Ann Scheimann, M.D., M.B.A.
Dr. Scheimann is a Gastroenterologist and expert on PWS. Ann is a PWSA (USA) medical consultant on PWS Gastrointestinal (GI) issues.
The prevalence of GI issues in persons with PWS of all ages is quite high. In addition to early feeding difficulties, reflux and aspiration symptoms are frequent problems in infancy. Problems with digestion affect approximately 35% of adults; constipation and diarrhea problems occur in 20-35%. Gastroesophageal reflux disease, GERD, is common.
Dr. Scheimann outlined suggestions to treat GERD in infants: use thickened feedings, avoid overfeeding, use more prone positioning, and eliminate all exposure to tobacco smoke. For older children and adults she recommended: avoid lying down after eating a meal, elevate the head of the bed, lose weight, avoid all tobacco, and avoid foods and medications that may cause reflux. Fundoplication is a surgical option when lifestyle changes and medications aren’t enough.
Oral problems are common, including small mouths causing teeth crowding and enamel erosion. Salivary flow is generally far less than normal [dry mouth products such as Biotene can be helpful]. Factors predisposing someone to choking, a serious and not uncommon occurrence in persons with PWS, include hyperphagia (high drive for food), thick saliva, weak pharyngeal muscles, and reflux. Use of the “pace and chase technique for liquid consumption with meals is helpful in preventing the symptoms of esophageal dysphagia and choking. Dr. Scheimann advises all care providers to learn the Heimlich maneuver, treat reflux and gastritis symptoms, encourage chewing during meals, and, of course, supervise persons with PWS at all times.
Risk factors for developing gallstones, also not uncommon, include obesity, low fiber/high fat diet, and diabetes mellitus. 70-80% of normal adults in one study had no biliary symptoms when their gallstones were detected- the majority of healthy adults did not require treatment for gallstones unless symptoms arose such as right sided abdominal pain or pain after meals.
Constipation and encopresis (involuntary fecal soiling) are common problems. Factors that add to constipating conditions include developmental factors (cognition, genetics, fluid intake, etc.) and alter anatomy (low muscle tone, malrotation, etc.). Rectal ulcers can occur when there is chronic constipation. General guidelines to treat constipation in infancy include the careful use of glycerin suppositories or softening agents such as Karo syrup and the increase of fiber intake when solids are introduced. She cautioned against using enemas, suppositories and finger dilations unless recommended by the physician. For the school age child and adult, her suggestions included a cooked fiber-rich diet plus water and the continuous use of medications, such as Miralax with appropriate amounts of fluid on a daily basis rather than intermittent dosing.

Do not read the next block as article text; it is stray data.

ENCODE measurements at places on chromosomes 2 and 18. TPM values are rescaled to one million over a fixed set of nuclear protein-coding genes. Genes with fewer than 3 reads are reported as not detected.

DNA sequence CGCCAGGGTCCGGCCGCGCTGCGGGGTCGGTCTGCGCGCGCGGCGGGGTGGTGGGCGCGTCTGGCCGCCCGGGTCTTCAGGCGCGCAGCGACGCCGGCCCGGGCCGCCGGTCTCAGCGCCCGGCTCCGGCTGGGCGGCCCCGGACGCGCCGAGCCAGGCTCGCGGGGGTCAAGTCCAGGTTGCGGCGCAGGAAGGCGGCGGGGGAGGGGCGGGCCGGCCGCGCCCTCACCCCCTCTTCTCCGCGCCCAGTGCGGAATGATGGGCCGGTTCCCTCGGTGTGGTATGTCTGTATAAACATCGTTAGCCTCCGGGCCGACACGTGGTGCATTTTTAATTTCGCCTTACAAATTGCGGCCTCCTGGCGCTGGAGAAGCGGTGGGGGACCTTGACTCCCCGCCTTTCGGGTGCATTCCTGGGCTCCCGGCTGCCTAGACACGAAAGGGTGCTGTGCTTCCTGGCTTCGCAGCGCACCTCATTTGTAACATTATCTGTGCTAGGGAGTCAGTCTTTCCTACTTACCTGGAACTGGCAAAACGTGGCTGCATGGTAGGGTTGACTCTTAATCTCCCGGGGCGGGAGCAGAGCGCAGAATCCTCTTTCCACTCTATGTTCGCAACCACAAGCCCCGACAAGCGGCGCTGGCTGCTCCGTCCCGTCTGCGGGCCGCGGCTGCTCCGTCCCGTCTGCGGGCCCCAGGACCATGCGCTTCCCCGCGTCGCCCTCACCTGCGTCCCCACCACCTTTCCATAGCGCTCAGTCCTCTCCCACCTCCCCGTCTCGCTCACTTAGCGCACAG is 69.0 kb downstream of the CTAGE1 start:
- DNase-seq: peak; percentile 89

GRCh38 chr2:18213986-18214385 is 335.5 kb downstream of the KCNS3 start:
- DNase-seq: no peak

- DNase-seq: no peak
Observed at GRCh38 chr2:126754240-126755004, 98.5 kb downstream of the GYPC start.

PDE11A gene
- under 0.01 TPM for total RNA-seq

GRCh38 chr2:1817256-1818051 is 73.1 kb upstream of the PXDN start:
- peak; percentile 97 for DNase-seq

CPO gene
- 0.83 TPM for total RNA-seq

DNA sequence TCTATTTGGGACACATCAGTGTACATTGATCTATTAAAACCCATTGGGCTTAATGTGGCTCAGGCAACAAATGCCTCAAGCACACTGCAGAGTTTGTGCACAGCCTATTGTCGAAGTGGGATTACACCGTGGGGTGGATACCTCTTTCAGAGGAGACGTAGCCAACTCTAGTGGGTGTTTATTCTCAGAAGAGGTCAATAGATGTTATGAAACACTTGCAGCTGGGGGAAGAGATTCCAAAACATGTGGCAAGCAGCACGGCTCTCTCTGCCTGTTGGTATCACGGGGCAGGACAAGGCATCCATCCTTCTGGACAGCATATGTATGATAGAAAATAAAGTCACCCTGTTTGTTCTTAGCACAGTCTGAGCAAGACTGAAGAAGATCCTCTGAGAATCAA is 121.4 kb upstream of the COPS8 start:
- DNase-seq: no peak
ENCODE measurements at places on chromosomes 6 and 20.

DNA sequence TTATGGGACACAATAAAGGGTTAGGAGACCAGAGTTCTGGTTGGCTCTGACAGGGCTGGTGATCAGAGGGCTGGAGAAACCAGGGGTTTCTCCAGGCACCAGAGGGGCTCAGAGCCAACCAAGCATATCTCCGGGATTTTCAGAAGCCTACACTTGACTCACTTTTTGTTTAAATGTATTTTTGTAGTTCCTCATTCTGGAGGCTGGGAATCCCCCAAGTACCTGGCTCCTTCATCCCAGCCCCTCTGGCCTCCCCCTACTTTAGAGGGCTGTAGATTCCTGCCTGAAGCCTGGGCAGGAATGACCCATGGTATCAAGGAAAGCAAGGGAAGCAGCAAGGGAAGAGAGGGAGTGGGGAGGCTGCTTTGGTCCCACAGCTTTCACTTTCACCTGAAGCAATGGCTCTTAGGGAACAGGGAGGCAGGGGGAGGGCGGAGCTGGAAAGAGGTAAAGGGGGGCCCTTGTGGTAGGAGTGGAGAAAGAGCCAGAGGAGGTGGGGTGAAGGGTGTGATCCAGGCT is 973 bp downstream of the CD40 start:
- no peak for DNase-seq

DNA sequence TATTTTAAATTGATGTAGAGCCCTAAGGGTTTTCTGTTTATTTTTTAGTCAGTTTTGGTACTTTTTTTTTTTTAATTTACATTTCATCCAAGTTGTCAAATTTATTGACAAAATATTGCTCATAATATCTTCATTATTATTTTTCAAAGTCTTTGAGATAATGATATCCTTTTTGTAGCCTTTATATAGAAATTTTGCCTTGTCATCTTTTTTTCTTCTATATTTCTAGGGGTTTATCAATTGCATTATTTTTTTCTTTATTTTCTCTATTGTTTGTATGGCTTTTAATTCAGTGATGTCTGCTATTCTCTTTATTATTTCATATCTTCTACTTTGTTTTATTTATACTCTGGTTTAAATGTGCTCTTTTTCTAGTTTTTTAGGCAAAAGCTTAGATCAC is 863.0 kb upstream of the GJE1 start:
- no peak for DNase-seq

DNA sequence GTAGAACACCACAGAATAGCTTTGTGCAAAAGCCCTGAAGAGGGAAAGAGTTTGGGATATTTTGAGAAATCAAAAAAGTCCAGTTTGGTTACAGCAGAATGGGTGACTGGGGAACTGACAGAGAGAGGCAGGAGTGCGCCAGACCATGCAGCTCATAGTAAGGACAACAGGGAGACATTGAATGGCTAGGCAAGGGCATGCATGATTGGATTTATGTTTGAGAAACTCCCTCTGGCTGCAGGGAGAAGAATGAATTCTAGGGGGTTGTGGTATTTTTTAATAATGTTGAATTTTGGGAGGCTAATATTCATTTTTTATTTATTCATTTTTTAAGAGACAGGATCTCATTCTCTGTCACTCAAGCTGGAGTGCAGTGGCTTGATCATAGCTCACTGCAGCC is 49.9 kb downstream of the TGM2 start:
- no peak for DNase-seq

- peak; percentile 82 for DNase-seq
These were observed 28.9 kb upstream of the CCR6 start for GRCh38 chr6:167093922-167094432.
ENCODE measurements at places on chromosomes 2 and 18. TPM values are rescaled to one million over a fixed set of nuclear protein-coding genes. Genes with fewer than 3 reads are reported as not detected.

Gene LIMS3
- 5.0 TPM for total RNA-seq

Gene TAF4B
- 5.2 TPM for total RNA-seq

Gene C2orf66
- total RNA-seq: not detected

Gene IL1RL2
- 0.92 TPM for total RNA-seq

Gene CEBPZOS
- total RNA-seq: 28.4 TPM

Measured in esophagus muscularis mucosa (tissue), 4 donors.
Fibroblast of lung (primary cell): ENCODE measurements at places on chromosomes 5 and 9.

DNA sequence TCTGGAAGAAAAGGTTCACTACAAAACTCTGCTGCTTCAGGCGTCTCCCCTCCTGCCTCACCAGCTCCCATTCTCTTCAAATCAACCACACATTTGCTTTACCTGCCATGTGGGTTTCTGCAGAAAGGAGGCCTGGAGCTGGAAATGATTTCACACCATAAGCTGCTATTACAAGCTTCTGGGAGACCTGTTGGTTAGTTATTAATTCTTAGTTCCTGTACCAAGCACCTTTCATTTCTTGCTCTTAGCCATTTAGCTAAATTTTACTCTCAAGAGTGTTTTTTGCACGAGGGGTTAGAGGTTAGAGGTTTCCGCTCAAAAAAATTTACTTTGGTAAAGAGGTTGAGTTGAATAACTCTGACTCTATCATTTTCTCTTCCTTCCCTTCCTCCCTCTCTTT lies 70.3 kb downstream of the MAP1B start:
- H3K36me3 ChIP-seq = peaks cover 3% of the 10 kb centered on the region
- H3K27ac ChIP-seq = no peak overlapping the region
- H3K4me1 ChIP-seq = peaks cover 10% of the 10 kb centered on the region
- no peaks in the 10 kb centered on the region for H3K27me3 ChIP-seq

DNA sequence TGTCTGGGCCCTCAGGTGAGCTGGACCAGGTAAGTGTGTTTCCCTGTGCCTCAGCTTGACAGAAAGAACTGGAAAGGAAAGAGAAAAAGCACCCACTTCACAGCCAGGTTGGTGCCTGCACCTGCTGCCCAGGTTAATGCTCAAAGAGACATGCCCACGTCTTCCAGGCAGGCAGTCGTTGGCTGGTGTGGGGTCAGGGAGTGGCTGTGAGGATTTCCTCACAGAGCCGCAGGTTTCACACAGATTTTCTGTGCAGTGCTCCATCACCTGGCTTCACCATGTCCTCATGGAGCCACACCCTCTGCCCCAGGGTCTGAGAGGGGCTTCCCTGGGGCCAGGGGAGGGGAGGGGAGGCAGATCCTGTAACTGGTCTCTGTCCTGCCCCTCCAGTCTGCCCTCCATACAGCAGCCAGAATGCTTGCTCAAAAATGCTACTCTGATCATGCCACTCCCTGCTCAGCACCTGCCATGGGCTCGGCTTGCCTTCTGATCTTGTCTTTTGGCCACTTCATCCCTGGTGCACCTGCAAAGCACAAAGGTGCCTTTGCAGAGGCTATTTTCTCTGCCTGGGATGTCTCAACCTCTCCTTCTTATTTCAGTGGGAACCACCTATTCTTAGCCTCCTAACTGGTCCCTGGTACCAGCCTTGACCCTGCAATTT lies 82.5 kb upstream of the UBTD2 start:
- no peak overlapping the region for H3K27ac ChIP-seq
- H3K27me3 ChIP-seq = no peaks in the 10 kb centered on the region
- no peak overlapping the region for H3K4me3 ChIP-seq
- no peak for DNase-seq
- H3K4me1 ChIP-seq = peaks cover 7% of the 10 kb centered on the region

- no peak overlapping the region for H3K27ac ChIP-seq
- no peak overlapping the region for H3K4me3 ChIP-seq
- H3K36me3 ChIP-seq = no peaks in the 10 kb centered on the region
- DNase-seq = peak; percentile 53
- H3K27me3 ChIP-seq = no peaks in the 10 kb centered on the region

Gastric motility (the rate at which the stomach empties) and an impaired vomit reflex (controlled by the central nervous system) contribute to serious stomach expansion and stomach rupture problems that can cause death. Warning signs and immediate hospitalization or ER evaluation for potential gastric rupture or gastric necrosis included a binge eating episode followed by abdominal discomfort, recent history of gastritis or ulcer.
While a variety of bariatric surgery techniques have been attempted in persons with PWS, the long-term results have been very poor. Research continues to explore viable treatment options, but bariatric surgery is not currently one of them.
Updated and reviewed by Dr. Scheimann on July 30, 2019